R V F Principle

Topics: Causality, Escape, Plaintiff Pages: 5 (1471 words) Published: December 19, 2012
1. Rule in Rylands v Flecther
* Rylands v Flecther
Facts| * P sued D, the mill owner, for the flooding caused by the escape of water from reservoir on D's land. * Noted that the escape is caused by the negligence of the independent contractor, hired by D. * However, R v F is a strict liability and the negligence of the third party does not exonerate D's liability.| Held| * Court was of the opinion that obligation on the person who lawfully brings on his land something which can naturally do mischief if it escapes then D should be liable * This case has laid down the general guideline as to when R v F rule applies:Who can sue?: Owner or occupier of the land Conditions? : * Owner brings the dangerous material onto the land himself * The object is likely to do mischief (hence it is foreseeable for the owner) * Dangerous material escapes * And subsequently causes damages * Given that there is an escape, D will be liable for all the consequence and reasonable care becomes irrelevant.| Ratio| * “R v F rule applies where an owner or occupier of the land for his own purpose brings on his land and keeps there anything likely to do mischief if it escapes must keep it in at his own peril, and if he does not do so is prima facie answerable for all the damage which is the natural consequence of its escape”- Per Blackburn J.|

2. Collection and keeping
* Substances have to be brought onto land by the defendant which is likely to do mischief. * Liability cannot be established if something that occurs naturally on the land escapes and causes harm. * It maybe the substances that are collected and kept on the land cause something else to escape. * Lee Hing Warehouse Limited v Su Chi Keung Coman (1994)   Facts| * P sued D for damages to P's goods caused by the water escaped from a tank which was part of the D's dyeing and bleaching factory.| Held| * The court held that since the water from the tank is brought to D's premise for D's benefit, instead of a common purpose with all the other occupiers in the building, RvF applies.| Ratio| * The fact that D is the only one benefiting from the storage of the "dangerous objects" makes the court more willing to regard such storage as a "non-natural" use of land.|

* Miles v Forest Rock Granite Co. (Leicestershire) Ltd (1918) * Explosives were collected and kept on D’s land for his quarrying business but it was rocks freed by explosion that escaped from land. * Smith v Kenrick (1894)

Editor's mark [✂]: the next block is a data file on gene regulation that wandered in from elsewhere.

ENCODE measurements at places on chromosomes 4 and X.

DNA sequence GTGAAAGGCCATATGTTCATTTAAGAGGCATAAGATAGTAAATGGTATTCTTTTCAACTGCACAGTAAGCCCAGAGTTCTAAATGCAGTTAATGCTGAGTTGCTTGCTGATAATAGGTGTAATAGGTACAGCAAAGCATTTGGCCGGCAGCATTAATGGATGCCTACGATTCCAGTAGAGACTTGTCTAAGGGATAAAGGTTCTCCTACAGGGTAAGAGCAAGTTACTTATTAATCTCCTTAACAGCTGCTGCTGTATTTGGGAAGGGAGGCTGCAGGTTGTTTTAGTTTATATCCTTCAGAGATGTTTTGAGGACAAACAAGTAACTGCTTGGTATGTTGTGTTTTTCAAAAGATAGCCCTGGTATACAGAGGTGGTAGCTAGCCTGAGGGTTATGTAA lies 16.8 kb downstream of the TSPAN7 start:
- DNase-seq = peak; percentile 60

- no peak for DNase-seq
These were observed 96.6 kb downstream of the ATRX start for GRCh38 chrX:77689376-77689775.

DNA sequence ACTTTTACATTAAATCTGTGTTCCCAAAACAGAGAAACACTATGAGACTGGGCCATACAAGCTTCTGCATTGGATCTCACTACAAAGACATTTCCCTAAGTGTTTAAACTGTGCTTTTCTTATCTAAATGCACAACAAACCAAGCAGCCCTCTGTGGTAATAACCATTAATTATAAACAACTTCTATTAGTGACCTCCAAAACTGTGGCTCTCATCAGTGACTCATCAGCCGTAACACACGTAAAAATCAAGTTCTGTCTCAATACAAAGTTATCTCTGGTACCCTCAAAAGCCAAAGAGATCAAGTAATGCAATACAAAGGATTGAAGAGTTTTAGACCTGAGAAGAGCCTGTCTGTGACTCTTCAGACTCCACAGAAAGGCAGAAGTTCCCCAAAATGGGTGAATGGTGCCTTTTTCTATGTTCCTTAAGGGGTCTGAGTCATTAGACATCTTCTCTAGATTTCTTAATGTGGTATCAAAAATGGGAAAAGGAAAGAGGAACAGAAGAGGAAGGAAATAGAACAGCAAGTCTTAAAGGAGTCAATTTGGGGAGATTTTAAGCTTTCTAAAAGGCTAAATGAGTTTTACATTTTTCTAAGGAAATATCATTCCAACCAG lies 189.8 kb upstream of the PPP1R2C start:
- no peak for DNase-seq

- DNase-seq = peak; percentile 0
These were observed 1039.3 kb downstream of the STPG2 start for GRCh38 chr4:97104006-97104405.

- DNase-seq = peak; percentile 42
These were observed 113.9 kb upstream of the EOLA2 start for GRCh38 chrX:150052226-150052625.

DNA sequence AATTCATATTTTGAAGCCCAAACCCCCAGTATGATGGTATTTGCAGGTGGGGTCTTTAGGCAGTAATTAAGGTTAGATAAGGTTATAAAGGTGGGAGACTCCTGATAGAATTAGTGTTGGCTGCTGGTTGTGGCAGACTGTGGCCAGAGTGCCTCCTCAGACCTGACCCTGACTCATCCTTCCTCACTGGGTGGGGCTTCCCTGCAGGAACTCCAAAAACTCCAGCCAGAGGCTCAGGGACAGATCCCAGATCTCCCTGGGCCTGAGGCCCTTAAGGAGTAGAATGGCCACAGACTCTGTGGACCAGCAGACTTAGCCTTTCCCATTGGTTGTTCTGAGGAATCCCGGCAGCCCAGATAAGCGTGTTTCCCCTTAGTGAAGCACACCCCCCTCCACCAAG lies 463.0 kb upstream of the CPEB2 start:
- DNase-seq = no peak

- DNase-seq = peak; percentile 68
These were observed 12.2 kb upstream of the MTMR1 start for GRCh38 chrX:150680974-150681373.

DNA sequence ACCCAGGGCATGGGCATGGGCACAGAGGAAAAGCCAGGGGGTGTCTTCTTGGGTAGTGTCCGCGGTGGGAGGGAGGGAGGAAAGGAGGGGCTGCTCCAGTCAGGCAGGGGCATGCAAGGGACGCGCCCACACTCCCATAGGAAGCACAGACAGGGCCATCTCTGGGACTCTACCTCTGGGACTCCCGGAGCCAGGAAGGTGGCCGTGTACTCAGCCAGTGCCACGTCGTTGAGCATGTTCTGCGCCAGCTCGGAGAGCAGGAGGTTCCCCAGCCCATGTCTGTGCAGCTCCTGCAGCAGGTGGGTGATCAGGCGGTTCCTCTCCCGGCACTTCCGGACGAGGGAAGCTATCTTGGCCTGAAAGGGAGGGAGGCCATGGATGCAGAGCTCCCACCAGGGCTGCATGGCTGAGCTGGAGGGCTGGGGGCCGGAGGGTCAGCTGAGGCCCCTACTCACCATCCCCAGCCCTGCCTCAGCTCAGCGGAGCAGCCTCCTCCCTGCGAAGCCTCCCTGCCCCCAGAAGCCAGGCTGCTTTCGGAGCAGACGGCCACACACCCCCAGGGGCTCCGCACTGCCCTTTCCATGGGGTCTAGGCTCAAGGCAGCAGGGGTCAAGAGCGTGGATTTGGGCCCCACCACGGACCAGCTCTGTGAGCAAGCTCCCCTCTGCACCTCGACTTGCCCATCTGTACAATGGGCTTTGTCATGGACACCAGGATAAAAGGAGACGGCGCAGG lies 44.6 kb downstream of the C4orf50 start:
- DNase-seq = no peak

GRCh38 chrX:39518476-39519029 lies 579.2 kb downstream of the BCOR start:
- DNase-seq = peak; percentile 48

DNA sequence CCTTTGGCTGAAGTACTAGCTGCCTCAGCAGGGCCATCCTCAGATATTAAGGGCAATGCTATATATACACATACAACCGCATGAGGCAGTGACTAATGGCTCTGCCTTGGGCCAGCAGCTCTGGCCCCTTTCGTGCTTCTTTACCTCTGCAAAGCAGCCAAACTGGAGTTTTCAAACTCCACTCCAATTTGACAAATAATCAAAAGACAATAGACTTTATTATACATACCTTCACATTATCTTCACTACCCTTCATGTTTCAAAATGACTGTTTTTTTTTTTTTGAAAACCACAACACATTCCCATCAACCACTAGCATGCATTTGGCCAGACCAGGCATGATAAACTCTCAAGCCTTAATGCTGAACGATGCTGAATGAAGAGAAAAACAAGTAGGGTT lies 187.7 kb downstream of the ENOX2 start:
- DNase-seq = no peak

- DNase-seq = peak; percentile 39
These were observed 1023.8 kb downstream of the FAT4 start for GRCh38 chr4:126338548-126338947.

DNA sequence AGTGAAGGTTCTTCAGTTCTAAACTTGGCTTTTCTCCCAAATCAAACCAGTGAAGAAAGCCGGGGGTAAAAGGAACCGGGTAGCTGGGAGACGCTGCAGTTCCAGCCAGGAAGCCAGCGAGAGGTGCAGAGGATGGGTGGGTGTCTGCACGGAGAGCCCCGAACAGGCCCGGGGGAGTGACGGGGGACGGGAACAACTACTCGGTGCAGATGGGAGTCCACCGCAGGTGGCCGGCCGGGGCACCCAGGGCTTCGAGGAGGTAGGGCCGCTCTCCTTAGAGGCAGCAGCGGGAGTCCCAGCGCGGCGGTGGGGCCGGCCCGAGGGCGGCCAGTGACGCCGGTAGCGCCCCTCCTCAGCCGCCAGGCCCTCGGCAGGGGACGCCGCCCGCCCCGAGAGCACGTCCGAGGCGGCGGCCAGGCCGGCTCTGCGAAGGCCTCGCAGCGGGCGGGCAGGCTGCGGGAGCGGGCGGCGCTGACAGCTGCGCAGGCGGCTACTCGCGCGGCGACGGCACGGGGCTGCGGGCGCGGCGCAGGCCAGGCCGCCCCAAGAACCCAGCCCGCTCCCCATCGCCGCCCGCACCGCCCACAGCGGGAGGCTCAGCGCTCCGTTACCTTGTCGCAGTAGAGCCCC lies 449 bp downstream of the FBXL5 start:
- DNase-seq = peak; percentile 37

Facts| * P sued D for causing the escape of water collected naturally by rainwater into P's mine and hence causing flooding. | Held| * D not liable. * The court held that the rule does not apply where the objects grow or accumulate naturally. | Ratio| * Natural accumulation of water or growth of plant does not constitute objects that are "likely to cause mischief"|  

3. Non-natural use of land
* It has to be proved that there is a non-natural use of the land for RvF to be applicable. * Rickards v Lothian [1913]
Facts| * Claimant sued D for the escape of water resulting from ordinary plumbing.| Held| * D held not liable. * “It must be some special use bringing with it increased danger to others, and must not merely be the ordinary use of the land or such use as is proper for the general benefit of the community.”- Per Lord Moulton| Ratio| * Lord Moulton defined non-natural use as "some special use bringing with it increased danger to others" * To determine if a land is of non-usual use, it has to be compared with ordinary use of that land.|

* Read v Lyons [1947]
Facts| * Claimant was an inspector at a munitions factory who was injured by an exploding shell. | Held| * We have to take into account contemporary circumstances in determining what it means to be “non-natural” use of land. * 1947 was around war time and munitions factory were essential to...
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